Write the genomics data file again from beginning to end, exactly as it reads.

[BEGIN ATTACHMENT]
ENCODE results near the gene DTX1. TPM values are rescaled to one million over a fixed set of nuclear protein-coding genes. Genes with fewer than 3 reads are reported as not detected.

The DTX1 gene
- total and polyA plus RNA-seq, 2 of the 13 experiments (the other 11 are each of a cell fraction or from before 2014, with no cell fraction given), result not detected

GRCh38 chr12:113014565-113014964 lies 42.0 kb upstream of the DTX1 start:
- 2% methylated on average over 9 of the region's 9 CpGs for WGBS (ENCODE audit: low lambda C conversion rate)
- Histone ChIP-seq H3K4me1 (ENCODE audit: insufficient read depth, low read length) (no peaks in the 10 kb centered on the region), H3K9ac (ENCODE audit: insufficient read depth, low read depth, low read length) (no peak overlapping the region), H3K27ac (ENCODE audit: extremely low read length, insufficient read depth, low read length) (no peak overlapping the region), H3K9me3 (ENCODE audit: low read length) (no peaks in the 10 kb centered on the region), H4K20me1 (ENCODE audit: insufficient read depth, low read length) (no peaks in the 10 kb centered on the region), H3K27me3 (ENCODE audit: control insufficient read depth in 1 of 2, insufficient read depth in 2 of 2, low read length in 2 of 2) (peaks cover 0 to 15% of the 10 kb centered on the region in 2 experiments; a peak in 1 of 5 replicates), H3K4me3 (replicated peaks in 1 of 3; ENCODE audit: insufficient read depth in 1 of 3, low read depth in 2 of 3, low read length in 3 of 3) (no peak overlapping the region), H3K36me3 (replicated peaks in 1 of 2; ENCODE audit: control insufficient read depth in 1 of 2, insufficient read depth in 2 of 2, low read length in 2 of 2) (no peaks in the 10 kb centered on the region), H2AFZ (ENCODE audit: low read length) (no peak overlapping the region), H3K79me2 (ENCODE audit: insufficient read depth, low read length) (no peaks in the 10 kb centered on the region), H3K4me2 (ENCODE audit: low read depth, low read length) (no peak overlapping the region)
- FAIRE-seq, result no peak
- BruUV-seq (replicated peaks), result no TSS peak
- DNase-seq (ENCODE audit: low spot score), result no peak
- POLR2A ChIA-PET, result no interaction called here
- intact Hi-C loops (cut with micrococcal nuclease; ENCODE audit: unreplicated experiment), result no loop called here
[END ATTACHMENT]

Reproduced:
ENCODE results near the gene DTX1. TPM values are rescaled to one million over a fixed set of nuclear protein-coding genes. Genes with fewer than 3 reads are reported as not detected.

The DTX1 gene
- total and polyA plus RNA-seq, 2 of the 13 experiments (the other 11 are each of a cell fraction or from before 2014, with no cell fraction given), result not detected

GRCh38 chr12:113014565-113014964 lies 42.0 kb upstream of the DTX1 start:
- 2% methylated on average over 9 of the region's 9 CpGs for WGBS (ENCODE audit: low lambda C conversion rate)
- Histone ChIP-seq H3K4me1 (ENCODE audit: insufficient read depth, low read length) (no peaks in the 10 kb centered on the region), H3K9ac (ENCODE audit: insufficient read depth, low read depth, low read length) (no peak overlapping the region), H3K27ac (ENCODE audit: extremely low read length, insufficient read depth, low read length) (no peak overlapping the region), H3K9me3 (ENCODE audit: low read length) (no peaks in the 10 kb centered on the region), H4K20me1 (ENCODE audit: insufficient read depth, low read length) (no peaks in the 10 kb centered on the region), H3K27me3 (ENCODE audit: control insufficient read depth in 1 of 2, insufficient read depth in 2 of 2, low read length in 2 of 2) (peaks cover 0 to 15% of the 10 kb centered on the region in 2 experiments; a peak in 1 of 5 replicates), H3K4me3 (replicated peaks in 1 of 3; ENCODE audit: insufficient read depth in 1 of 3, low read depth in 2 of 3, low read length in 3 of 3) (no peak overlapping the region), H3K36me3 (replicated peaks in 1 of 2; ENCODE audit: control insufficient read depth in 1 of 2, insufficient read depth in 2 of 2, low read length in 2 of 2) (no peaks in the 10 kb centered on the region), H2AFZ (ENCODE audit: low read length) (no peak overlapping the region), H3K79me2 (ENCODE audit: insufficient read depth, low read length) (no peaks in the 10 kb centered on the region), H3K4me2 (ENCODE audit: low read depth, low read length) (no peak overlapping the region)
- FAIRE-seq, result no peak
- BruUV-seq (replicated peaks), result no TSS peak
- DNase-seq (ENCODE audit: low spot score), result no peak
- POLR2A ChIA-PET, result no interaction called here
- intact Hi-C loops (cut with micrococcal nuclease; ENCODE audit: unreplicated experiment), result no loop called here